Types of Violence Against Women Who are Older
This newsletter uses three terms to encompass the most common types of violence against women who are older (see list below). Although there are three distinct types of interpersonal violence, it is possible that older women experience overlap between types. For example, some intimate partners or family members are also caregivers. In such cases, it is important that both types of the relationship are considered to gain a full understanding of the violence that exists.
- Violence by a current or former intimate partner (often referred to as intimate partner violence):
Physical, sexual, emotional, or financial abuse, or stalking by an individual with whom one has a close personal relationship with, that may be characterized by identity as a couple, ongoing physical and sexual contact, and emotional connectedness (e.g. a current or former spouse, boyfriend or girlfriend, dating partner, or sexual partner).5
- Abuse by a family member (often referred to as family violence):
Physical, sexual, emotional, or financial abuse, or neglect that occurs within a relationship based on kinship, dependency, or trust (e.g. abuse by adult children, siblings, or other family members).6
- Abuse by a caretaker (often referred to as elder abuse):
An intentional act, or failure to act, by a caregiver that causes or creates a risk of harm to an older adult (e.g. abuse by adult children, a spouse, or caregiving professional). Such abuse can include physical, sexual, emotional, or financial abuse, or neglect.7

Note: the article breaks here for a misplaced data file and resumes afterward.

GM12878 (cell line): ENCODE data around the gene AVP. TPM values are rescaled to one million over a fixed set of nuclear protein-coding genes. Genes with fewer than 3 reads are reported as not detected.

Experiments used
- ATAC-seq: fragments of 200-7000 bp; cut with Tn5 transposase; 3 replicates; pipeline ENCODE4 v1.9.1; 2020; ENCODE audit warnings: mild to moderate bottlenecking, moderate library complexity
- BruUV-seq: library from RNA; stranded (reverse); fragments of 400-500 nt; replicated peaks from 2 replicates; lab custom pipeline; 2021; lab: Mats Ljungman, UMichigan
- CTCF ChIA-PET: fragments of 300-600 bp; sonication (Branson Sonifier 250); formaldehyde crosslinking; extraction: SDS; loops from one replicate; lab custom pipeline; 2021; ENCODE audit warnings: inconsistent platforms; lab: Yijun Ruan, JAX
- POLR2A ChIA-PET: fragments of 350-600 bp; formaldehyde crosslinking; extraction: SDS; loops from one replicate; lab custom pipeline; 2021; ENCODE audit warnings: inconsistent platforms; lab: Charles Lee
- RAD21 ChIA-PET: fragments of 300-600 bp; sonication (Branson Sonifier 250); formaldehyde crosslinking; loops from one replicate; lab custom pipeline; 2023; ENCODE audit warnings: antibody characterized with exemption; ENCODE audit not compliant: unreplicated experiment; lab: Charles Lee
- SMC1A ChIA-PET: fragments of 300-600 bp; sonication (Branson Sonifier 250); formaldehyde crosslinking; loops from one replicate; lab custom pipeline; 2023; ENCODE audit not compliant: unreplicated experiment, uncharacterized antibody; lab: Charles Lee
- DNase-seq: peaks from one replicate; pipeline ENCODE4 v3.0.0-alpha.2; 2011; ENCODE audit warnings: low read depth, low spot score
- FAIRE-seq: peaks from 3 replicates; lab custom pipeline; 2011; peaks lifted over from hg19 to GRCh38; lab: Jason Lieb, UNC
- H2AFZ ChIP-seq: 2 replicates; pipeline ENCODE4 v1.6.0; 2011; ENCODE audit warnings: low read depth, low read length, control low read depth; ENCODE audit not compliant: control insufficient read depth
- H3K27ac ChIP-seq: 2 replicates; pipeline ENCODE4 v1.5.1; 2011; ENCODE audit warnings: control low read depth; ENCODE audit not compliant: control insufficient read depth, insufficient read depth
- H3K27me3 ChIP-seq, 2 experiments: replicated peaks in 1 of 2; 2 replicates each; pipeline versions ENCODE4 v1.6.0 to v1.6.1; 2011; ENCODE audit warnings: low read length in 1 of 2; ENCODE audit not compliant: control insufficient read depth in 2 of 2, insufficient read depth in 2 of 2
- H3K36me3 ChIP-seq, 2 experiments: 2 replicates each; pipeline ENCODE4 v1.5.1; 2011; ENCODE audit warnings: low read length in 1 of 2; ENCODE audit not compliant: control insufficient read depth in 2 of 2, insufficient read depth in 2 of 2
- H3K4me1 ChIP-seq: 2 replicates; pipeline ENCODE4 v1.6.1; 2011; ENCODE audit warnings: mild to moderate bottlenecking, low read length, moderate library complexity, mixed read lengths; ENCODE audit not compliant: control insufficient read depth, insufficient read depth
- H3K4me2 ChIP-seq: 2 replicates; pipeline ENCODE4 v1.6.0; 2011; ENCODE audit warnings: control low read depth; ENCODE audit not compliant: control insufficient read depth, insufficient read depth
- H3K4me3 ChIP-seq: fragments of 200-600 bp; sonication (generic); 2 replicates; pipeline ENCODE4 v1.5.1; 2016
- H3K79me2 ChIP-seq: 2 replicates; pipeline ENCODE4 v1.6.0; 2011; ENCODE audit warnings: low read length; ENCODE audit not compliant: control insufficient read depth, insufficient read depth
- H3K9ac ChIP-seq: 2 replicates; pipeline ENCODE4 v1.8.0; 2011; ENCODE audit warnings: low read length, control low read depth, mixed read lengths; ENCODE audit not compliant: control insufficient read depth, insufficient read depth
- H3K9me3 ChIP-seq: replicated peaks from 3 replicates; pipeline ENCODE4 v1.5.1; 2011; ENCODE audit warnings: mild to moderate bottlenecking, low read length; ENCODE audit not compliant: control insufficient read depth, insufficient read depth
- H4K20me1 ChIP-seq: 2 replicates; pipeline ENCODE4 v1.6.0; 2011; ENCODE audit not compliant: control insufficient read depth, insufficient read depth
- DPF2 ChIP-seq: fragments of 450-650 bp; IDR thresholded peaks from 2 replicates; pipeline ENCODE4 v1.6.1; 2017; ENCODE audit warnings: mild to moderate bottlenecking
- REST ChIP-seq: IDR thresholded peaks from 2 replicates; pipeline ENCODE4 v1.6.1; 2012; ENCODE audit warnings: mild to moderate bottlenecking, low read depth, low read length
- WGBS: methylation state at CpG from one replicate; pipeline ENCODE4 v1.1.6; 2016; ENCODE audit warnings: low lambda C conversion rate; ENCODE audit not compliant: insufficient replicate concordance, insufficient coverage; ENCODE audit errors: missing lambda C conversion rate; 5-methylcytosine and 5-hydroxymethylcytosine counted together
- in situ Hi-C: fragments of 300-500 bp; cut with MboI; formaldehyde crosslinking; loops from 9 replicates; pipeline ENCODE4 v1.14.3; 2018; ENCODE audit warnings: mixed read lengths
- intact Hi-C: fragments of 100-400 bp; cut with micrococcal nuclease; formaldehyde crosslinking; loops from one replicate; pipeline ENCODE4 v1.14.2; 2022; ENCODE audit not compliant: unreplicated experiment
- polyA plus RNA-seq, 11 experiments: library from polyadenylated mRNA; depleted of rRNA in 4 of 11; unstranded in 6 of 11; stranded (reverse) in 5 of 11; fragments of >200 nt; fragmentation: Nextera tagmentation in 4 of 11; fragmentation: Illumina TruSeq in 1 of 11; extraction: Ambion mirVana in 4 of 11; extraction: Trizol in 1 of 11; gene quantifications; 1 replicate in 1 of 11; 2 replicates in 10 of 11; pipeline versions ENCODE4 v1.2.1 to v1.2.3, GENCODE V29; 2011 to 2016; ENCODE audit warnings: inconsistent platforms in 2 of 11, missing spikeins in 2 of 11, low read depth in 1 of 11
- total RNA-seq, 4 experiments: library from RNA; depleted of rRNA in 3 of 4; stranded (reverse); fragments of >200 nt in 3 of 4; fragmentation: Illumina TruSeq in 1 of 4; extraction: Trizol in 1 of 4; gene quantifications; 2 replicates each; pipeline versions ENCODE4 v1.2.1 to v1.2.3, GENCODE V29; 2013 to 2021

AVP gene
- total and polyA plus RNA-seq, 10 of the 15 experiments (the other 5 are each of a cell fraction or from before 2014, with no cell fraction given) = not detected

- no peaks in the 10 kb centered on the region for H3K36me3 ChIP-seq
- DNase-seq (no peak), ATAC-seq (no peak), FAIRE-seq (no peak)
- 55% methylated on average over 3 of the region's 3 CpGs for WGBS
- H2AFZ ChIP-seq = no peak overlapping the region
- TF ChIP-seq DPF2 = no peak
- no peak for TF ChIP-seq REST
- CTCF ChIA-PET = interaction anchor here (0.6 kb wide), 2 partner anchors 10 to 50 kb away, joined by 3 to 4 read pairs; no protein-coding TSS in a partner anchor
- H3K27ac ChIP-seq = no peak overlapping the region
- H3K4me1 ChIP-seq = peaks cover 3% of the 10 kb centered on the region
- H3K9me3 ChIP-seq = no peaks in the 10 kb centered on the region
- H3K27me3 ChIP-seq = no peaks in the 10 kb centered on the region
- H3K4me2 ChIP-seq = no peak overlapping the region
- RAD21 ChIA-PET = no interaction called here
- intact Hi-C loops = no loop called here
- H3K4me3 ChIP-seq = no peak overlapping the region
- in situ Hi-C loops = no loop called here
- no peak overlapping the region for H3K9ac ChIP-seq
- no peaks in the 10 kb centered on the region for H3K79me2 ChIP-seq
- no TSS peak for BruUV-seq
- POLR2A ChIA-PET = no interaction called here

Caregiver stress causes people to abuse women who are older.
The notion that a caregiver can experience helplessness, anger, and frustration as a result of overwhelming responsibility and work is often used to rationalize violence against women who are older. A caregiver who does this, regardless of the relationship, is using abusive behaviour.8
Types of Violence Against Women Who are Older
- Women who are older can be subjected to the same forms of violence as women who are younger.
- It is sometimes the case that women who are older have endured a longstanding history of violence through different relationships.
- While the abuse may not end, the type of violence experienced can often change over time.9
Women who are older do not experience the same types of violence as younger women, and are not sexually or physically abused given their age and “asexuality”.
Women who are older can experience all forms of violence.
Psychological and financial abuse have been shown to be most common; however, physical and sexual abuse in later life happens.
It is sometimes the case that women with a longstanding history of victimization have experienced multiple forms of abuse throughout their lifetime.
It is through the three types of violence discussed on the previous page that women who are older may experience:
|The intentional use of physical force to cause a person pain, injury, or impairment. For example, hitting, slapping, punching, pushing, or throwing an object at someone; using
physical force to prevent a person from leaving.